Israel has published the names of 477 Palestinian prisoners who will be released in exchange for the captured Israeli soldier, Sgt. Gilad Shalit. He was seized in a cross-border raid by Palestinian militants five years ago.
The list of 450 Palestinian men and 27 women was released Sunday by Israel's justice ministry and the swap will take place Tuesday.
On Saturday night, a small group of protesters gathered outside the residence of Israel President Shimon Peres to denounce the deal, saying it's giving in to terrorists.
The Palestinian prisoners on the list include some responsible for deadly attacks on Israelis. Critics say the deal encourages more abductions, is unjust to families of those killed in attacks and poses the risk that freed militants will return to violence.
The head of the Israel Defence Forces has said the first stage of the exchange will involve the release of Shalit and 447 Palestinians.
The remaining 550 Palestinian inmates are to be freed over a two-month period. Among the Palestinian prisoners to be freed are many involved in plotting suicide bombings inside restaurants and buses as well as shooting attacks that killed hundreds of Israelis and injured many more.
How it will happen
The handover of the initial group of Palestinians held by Israel in exchange for Sgt. Gilad Shalit will take several steps, according to spokesman Mohammed al-Barem of the Popular Resistance Committee, a smaller militant faction involved in his capture:
- First, the IDs of the released Palestinians will be checked. Once confirmed, they will be transferred in buses across the border to the Sinai desert in Egypt.
- Once they reach the Sinai, the procedures to release Shalit will begin. "They will hand over the captive soldier simultaneously, without announcement and in secret, with strong security procedures," al-Barem said.
- It is expected Shalit will be handed over to Egypt, which would then transfer him to Israel.
- Once that is accomplished, the Palestinian prisoners meant to be released into Gaza would be taken to the Rafah border crossing with Egypt and returned home.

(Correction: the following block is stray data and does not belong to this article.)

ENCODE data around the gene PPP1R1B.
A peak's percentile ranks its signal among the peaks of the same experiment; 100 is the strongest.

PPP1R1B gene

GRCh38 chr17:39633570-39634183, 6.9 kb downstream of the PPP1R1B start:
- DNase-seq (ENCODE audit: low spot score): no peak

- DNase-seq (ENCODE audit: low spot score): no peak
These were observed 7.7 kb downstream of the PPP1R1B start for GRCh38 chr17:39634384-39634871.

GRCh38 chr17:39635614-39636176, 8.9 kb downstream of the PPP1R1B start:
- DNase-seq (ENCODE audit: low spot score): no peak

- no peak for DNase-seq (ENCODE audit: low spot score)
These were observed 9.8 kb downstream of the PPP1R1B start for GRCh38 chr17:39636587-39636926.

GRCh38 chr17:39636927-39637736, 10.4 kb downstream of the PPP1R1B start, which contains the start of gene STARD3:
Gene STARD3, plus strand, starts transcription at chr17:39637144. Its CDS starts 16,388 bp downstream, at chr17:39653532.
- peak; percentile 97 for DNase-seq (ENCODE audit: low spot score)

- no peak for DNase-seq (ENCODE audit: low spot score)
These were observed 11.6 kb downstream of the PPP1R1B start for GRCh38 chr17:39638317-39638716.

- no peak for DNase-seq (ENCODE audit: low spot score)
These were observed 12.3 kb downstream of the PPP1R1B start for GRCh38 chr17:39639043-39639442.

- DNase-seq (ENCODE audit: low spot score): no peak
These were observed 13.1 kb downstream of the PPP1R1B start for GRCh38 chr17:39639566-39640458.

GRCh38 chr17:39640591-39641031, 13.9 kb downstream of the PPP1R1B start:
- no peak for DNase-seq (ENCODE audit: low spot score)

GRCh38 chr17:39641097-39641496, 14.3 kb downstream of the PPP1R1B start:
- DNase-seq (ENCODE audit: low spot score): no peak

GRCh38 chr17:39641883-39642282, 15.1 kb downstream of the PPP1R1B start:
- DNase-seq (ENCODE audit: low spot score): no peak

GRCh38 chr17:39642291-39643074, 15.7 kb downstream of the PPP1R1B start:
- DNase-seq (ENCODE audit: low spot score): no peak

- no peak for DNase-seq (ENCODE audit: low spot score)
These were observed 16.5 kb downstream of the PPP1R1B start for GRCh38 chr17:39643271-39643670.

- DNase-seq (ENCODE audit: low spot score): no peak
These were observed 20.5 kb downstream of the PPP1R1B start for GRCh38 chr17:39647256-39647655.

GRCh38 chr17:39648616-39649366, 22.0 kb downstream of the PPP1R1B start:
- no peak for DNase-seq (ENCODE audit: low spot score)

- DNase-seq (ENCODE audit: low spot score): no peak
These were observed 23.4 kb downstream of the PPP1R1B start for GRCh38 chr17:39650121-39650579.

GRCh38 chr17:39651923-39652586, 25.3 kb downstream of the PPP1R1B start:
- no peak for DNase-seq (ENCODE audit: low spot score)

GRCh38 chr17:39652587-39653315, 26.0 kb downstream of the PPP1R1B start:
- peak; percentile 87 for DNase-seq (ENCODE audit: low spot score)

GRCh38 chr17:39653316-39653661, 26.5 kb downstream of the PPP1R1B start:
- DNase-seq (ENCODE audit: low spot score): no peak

–The Associated Press
Nasser Iteima, who was behind the bombing of a Netanya hotel on Passover eve in 2002 that killed 30 people and wounded 140, will be released. Another prisoner to be released is Walid Anjes, who was jailed for orchestrating a bombing at the Moment cafe in Jerusalem that killed 11 people and maimed dozens that same year.
Female driver of suicide bomber on the list
Israel's Channel 2 TV aired a prison interview with female inmate Ahlam Tamimi, who is expected to be released. In 2001, she transported a suicide bomber to a pizzeria in downtown Jerusalem, where he killed 15 people. Asked if she felt remorse, Tamimi said, "No, why should I?"
The CBC's Sasa Petricic met with members of the woman's family in the West Bank on Sunday and they said they were "ecstatic" over her pending release.
"She is not going to be coming back home, though. She is one of the few who are going to be sent entirely out of the country, out of the West Bank. She will be exiled, in effect, to Jordan for possibly forever. It's not clear for how long," Petricic said.
There is outrage among families of the victims who died in attacks carried out by the prisoners to be granted freedom. Members of one family who lost five relatives in the 2001 restaurant bombing had filed a petition with Israel's High Court of Justice to prevent the release of Tamimi.
Hamas officials said Saturday that among those confirmed to be released is Yehia Sanwar, one of the founders of the group's militant wing, who was sentenced to multiple life sentences.
Jihad Yaghmour, who planned and participated in the 1994 abduction and execution of Nachson Waxman, an Israeli soldier and U.S citizen, is also on the list, the officials said on condition of anonymity because of the sensitivity of the issue.
Little is known of the captured Israeli soldier's condition. Hamas banned the Red Cross from visiting him and only released a short audio and video statement not long after his capture, confirming that he was alive.